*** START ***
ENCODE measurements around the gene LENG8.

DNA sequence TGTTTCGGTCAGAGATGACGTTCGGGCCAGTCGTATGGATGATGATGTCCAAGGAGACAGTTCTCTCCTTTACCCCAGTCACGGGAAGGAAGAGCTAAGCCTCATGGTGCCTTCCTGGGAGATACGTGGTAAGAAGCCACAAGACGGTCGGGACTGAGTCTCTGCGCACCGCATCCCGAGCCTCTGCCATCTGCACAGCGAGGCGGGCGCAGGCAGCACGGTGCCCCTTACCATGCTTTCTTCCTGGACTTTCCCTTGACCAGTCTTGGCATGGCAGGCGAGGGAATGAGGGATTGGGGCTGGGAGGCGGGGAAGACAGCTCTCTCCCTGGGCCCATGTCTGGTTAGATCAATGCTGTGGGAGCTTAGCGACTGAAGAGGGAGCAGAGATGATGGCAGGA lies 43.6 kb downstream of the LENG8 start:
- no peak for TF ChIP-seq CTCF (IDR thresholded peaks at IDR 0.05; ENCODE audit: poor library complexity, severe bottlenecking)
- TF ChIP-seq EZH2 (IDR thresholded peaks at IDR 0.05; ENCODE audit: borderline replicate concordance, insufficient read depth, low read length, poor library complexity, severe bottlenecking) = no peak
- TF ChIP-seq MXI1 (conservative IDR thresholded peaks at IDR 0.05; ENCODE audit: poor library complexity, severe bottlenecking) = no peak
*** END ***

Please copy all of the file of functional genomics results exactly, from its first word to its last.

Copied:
ENCODE measurements around the gene LENG8.

DNA sequence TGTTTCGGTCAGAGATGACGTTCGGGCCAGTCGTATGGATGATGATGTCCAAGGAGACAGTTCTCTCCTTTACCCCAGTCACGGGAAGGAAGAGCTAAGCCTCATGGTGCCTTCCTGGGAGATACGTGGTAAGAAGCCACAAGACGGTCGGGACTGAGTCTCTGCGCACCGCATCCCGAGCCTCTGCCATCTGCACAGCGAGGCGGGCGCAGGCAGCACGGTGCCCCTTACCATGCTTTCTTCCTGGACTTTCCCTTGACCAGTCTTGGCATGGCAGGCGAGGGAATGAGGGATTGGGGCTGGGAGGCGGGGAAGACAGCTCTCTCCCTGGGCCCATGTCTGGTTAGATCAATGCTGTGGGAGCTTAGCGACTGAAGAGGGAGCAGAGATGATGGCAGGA lies 43.6 kb downstream of the LENG8 start:
- no peak for TF ChIP-seq CTCF (IDR thresholded peaks at IDR 0.05; ENCODE audit: poor library complexity, severe bottlenecking)
- TF ChIP-seq EZH2 (IDR thresholded peaks at IDR 0.05; ENCODE audit: borderline replicate concordance, insufficient read depth, low read length, poor library complexity, severe bottlenecking) = no peak
- TF ChIP-seq MXI1 (conservative IDR thresholded peaks at IDR 0.05; ENCODE audit: poor library complexity, severe bottlenecking) = no peak